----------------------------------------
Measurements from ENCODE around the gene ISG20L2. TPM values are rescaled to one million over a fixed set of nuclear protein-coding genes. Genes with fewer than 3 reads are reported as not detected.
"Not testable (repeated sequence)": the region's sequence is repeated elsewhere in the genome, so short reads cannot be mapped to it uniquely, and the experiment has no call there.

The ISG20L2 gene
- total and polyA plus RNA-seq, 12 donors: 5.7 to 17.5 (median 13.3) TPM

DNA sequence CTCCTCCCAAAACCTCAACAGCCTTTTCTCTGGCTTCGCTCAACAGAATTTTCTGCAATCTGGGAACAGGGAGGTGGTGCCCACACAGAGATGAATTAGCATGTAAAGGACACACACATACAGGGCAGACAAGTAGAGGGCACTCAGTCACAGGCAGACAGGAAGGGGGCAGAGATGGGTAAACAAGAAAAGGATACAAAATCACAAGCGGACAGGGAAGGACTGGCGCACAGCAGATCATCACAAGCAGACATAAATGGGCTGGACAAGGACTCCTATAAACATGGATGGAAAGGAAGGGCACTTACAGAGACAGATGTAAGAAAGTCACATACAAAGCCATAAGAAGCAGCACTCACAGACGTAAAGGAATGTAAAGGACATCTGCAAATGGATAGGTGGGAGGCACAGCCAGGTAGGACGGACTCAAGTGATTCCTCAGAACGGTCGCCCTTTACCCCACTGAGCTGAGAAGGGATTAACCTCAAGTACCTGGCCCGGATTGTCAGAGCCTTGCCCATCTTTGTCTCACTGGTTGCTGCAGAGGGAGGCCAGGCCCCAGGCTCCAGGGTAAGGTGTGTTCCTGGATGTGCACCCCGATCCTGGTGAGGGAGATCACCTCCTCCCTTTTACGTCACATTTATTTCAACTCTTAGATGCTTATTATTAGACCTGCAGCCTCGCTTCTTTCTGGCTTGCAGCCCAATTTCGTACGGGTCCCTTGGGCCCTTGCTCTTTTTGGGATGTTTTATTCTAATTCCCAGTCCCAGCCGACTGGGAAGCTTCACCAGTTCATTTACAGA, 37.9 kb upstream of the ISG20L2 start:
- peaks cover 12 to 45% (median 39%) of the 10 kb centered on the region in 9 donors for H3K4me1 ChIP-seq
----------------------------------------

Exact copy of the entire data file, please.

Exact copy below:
Measurements from ENCODE around the gene ISG20L2. TPM values are rescaled to one million over a fixed set of nuclear protein-coding genes. Genes with fewer than 3 reads are reported as not detected.
"Not testable (repeated sequence)": the region's sequence is repeated elsewhere in the genome, so short reads cannot be mapped to it uniquely, and the experiment has no call there.

The ISG20L2 gene
- total and polyA plus RNA-seq, 12 donors: 5.7 to 17.5 (median 13.3) TPM

DNA sequence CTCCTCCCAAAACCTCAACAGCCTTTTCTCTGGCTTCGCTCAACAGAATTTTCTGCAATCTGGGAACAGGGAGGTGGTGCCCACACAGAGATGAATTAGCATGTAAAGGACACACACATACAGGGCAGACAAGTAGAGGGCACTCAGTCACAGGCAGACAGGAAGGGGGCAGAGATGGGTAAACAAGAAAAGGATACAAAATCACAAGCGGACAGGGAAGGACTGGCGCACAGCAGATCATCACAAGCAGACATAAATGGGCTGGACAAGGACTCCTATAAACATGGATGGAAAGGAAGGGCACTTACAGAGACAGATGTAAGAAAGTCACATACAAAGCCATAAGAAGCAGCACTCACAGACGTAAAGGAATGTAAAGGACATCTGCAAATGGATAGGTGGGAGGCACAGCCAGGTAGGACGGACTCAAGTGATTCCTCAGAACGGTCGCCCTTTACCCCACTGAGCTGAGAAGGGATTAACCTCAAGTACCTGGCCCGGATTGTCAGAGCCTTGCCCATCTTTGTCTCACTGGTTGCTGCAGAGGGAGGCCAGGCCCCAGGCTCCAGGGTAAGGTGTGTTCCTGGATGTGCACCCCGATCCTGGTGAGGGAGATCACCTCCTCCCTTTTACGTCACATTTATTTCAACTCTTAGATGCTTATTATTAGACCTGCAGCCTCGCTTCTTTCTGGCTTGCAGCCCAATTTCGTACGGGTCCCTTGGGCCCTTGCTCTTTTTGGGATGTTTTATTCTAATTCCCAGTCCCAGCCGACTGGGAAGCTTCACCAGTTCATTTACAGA, 37.9 kb upstream of the ISG20L2 start:
- peaks cover 12 to 45% (median 39%) of the 10 kb centered on the region in 9 donors for H3K4me1 ChIP-seq